Natalie K. Douglas 21:33
Yeah, no, I love that. And I so resonate with it, because I think, you know, I am someone who’s also like, quite deeply spiritual. And have, I haven’t been a vegan I have, like going through periods while I was a vegetarian but that was more because I just generally wasn’t eating much food at all so. But again, and not really. Yeah, I don’t know. It’s interesting, I think it’s about for me, it’s about conscious consumption and same deal I am so picky with the kind of animal protein that I consume. And I think it’s about taking what you need, consuming, like consumption, consumptioning it? Consuming it gratefully and consciously, and making sure that you’re supporting people who are doing it in the right way. And, you know, I feel like, at least in my, in my personal experience, a lot of people who choose to follow a vegan diet, absolutely do it with good intention but I feel like the whole picture isn’t always taken into consideration. And of course, that’s not always the case, there are some really well-informed vegans. But for some, like for some people, there’s almost just this like blind faith that the production of grains and you know, soy, and all these kind of vegan foods don’t have an impact on animal life. And I don’t believe that that’s true because if you think about the mass clearing of land that’s done to make way for monocrops, there’s so much life and biodiversity, both in terms of animals and plants that are, you know, completely wiped out from that. So, I feel like whatever way you choose to eat there are consequences. And it comes back to being as conscious as you can around, you know, around those decisions, and not taking anything at face value. Like there are so many bloody documentaries on Netflix, about, you know, vegan diets, about paleo diets, about this diet, about that diet, but no one ever asked a question, like, who’s producing these? And also, what’s the other side to the story because there’s always two sides. But I guess, you know, a middle ground isn’t a sexy kind of, you know, setting up camp in one of the two kind of extremes. I think that a lot of us feel want to feel like we belong, like somewhere. I don’t know if that rings true for you as well.
Liv Kaplan 23:56
Absolutely. It’s definitely that big belonging thing. And, you know, it is very convenient for people to just like, oh, I’m vegan and then like, all the problems are solved. But unfortunately, that’s not the case, like you do really be conscious about what you’re consuming but we do crave that convenience. And it’s like, so nice and easy that we just made one change, and that likewise totally saving the world. And Sarah Wilson, I think she have some perspectives on eating meat and the environment are something that I learned a lot from as well because she’s super environmental and but she’s also, um, she writes a lot about that sort of exact thing that we were talking about the vegetarian versus meat-eating. So, yeah, and I sort of see that if because I do eat meat, and I don’t eat huge quantities at all, because I don’t think that’s healthy. But just having that small amount, it sort of allows me not to have to pump myself full of grains and loads of fruit and all that stuff that I was eating before. So, I actually like eat, you know, it’s allowed me to sort of like condense the, it’s just really like a good quality meat and local vegetables, and then good quality oils, and things like that. And it’s really simplified my diet a lot. I don’t need to like pump myself full of different supplements and things like that. The big part of me is eating nose to tail as well. I think we really overdo it on the muscle meats, and we don’t eat enough of the awful and the sort of everything else, the bones, and I think it’s actually probably get a wrong combination of amino acids. I think incorporating the broths and like eating the whole animal, you know, if it’s, and I also want to dive, and feed the human race, like we really should be using every part of it and that’s sort of what’s healthy. So, yeah.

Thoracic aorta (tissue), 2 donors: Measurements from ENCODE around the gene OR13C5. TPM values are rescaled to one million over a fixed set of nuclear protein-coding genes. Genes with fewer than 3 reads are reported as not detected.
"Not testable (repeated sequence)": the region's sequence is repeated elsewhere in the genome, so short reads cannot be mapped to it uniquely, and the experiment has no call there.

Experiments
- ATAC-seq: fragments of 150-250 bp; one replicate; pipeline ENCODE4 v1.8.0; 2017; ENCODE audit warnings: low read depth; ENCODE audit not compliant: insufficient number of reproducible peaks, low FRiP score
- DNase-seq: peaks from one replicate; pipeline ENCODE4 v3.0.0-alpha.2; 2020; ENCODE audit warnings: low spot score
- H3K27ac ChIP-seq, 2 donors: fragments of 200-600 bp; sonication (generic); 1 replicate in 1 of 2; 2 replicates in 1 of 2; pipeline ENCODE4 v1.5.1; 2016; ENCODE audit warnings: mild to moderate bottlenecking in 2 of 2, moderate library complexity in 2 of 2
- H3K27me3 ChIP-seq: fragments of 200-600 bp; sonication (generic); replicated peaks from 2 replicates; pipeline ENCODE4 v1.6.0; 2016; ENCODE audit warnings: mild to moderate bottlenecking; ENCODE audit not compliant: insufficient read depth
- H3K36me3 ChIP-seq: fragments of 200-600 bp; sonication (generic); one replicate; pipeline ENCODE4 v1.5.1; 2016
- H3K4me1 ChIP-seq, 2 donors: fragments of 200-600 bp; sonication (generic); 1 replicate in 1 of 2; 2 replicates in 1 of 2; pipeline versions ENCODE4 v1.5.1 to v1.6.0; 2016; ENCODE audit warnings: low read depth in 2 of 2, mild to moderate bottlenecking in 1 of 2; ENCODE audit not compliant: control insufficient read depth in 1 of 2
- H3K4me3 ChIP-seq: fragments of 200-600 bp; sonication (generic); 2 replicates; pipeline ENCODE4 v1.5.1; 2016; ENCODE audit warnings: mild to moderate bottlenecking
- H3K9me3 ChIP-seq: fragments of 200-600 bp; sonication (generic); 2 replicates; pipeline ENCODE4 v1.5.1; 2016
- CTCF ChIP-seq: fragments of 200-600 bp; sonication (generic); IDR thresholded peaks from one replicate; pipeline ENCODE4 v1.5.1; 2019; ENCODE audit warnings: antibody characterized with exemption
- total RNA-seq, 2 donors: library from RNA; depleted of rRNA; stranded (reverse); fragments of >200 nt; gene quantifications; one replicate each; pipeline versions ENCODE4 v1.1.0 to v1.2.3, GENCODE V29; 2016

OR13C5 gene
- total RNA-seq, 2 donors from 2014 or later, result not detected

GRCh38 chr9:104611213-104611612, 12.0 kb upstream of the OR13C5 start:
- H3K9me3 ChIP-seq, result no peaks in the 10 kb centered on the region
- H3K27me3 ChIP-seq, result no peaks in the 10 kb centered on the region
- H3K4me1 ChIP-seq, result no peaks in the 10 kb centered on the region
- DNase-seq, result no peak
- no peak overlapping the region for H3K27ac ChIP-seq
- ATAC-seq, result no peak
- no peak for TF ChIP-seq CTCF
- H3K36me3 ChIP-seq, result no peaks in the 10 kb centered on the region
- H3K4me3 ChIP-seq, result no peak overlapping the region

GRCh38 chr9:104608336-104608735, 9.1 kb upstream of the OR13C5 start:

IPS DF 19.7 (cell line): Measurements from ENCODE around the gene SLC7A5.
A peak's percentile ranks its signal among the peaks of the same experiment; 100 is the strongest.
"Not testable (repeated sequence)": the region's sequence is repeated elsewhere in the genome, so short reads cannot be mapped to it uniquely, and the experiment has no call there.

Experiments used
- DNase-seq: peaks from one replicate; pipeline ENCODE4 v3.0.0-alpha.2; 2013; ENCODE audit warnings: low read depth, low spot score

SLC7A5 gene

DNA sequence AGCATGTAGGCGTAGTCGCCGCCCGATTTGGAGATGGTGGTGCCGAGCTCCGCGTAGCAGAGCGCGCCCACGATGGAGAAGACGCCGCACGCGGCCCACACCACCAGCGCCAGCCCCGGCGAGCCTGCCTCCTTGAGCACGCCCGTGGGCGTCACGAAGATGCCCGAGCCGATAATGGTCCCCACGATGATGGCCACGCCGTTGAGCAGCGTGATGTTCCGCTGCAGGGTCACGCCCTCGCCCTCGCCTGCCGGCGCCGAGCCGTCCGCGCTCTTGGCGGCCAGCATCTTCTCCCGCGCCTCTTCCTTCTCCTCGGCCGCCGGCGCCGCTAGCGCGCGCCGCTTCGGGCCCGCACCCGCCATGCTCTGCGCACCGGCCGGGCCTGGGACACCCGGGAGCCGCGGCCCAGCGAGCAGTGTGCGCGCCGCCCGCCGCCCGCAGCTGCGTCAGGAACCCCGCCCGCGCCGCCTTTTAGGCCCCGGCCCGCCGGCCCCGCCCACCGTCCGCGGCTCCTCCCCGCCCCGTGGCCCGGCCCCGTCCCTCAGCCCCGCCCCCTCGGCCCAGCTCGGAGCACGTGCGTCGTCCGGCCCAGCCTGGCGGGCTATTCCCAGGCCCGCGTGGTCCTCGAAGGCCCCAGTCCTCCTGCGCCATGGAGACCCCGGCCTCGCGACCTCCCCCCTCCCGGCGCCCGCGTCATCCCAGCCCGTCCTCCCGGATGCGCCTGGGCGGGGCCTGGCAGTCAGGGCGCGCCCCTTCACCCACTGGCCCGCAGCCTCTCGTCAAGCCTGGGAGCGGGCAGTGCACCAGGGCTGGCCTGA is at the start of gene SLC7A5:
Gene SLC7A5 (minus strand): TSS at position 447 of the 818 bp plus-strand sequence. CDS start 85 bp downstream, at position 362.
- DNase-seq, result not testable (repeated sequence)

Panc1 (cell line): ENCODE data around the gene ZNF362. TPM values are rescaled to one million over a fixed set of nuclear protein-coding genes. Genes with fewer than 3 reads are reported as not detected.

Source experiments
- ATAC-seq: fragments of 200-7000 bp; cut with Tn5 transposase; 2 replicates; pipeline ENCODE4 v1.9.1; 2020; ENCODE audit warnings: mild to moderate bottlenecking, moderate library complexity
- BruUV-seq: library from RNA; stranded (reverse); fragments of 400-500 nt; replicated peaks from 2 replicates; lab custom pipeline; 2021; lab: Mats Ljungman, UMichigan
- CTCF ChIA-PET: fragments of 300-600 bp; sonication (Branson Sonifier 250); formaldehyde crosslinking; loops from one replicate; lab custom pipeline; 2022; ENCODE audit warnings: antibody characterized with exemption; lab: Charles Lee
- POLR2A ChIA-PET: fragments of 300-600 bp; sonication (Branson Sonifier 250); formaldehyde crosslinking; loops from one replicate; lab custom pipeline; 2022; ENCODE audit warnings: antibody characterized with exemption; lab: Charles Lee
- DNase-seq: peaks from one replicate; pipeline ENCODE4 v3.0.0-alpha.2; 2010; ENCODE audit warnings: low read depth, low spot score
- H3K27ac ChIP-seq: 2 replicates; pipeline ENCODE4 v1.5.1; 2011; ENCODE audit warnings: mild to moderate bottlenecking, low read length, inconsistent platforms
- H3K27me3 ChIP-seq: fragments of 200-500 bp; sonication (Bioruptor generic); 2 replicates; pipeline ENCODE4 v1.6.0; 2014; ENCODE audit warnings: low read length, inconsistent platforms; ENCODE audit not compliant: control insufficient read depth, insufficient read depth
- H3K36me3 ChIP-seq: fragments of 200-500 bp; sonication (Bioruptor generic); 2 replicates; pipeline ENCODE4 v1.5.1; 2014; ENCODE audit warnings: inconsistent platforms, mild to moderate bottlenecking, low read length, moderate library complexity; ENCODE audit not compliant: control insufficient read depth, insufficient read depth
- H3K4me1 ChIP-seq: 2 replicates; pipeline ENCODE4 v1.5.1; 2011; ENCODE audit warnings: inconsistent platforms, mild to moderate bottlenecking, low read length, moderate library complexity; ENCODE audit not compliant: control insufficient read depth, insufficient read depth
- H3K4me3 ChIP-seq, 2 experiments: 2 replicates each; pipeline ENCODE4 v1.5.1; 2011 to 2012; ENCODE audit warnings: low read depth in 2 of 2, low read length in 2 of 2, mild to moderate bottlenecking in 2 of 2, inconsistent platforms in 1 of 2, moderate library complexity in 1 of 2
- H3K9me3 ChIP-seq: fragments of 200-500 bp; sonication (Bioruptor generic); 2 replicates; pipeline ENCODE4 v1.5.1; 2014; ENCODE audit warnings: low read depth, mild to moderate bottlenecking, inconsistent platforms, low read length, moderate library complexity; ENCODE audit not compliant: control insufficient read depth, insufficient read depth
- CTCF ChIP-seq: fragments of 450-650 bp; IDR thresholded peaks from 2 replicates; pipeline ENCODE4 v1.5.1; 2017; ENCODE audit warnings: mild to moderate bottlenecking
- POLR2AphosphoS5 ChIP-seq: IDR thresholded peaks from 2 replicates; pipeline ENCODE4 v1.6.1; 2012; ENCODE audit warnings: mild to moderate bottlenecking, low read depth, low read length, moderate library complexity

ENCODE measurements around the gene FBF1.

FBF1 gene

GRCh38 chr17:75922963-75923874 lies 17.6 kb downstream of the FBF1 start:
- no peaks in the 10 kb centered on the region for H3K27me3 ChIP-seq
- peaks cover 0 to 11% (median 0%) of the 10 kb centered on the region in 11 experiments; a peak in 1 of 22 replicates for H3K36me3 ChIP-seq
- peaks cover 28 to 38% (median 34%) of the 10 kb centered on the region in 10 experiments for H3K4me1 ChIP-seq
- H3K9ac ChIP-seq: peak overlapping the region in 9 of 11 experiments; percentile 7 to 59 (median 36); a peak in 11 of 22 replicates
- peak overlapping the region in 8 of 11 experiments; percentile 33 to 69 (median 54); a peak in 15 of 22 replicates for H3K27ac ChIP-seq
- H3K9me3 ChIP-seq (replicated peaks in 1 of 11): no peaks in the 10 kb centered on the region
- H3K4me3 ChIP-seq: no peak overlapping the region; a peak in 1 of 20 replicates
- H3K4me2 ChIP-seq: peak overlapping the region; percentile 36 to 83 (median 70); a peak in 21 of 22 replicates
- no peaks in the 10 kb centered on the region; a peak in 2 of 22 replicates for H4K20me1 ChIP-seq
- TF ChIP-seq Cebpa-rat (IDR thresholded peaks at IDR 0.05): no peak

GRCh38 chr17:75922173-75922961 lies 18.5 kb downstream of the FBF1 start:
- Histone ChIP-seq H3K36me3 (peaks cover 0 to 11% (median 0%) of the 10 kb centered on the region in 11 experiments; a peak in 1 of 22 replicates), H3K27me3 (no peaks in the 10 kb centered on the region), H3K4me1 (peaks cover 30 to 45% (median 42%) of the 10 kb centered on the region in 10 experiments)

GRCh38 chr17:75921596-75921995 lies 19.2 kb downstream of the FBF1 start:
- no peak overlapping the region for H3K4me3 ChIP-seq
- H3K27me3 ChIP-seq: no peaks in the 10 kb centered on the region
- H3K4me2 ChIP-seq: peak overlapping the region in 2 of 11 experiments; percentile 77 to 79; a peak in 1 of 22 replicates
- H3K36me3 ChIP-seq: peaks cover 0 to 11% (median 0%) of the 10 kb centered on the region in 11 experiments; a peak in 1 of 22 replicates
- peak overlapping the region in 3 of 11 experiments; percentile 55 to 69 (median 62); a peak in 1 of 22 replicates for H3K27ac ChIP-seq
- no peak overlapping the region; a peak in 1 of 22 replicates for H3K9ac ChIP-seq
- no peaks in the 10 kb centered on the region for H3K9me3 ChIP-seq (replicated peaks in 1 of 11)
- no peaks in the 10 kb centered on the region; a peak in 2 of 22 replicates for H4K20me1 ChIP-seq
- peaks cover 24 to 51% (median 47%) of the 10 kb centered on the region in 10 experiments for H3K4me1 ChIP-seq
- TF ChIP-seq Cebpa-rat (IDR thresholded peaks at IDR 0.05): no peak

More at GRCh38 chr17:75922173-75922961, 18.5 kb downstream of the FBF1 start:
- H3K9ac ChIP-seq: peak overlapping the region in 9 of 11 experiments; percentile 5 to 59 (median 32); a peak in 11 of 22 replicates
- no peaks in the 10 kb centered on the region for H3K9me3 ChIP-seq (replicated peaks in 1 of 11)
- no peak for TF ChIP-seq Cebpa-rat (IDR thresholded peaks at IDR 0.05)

Natalie K. Douglas 25:41
Yeah, totally. And that’s what was, you know, traditionally done as well, like, if you and even if you look at any kind of cultures now that are still living in that kind of traditional way, they all eat nose to tail for sure, like and I think it’s, it’s something so foreign for us because we are so removed from where our food comes from, for sure. And so many people would have that same reaction to, you know, the hunting, and then, like, with a complete contrast of, well, you just bought, you know, Lilydale chicken from the supermarket and cooked and ate it, like, it’s not that simple, I think, you know, it’s you have to come to terms with the fact that whatever you eat, like, there is some death happening, but there’s also some life being created too, in terms of yourselves. And, you know, it really is just this like, you know, cycle of give and take. And I think that you can’t, like you can’t get away from that, like, that’s just how it is. And so it’s really about doing it in a really conscious way and learning as much as you can and making informed decisions and not judging anyone who, you know, isn’t quite there yet. I think everyone’s just doing the best with what they know, at the time. And I think that’s really important to remember wherever we’re having these kind of discussions.
Liv Kaplan 27:00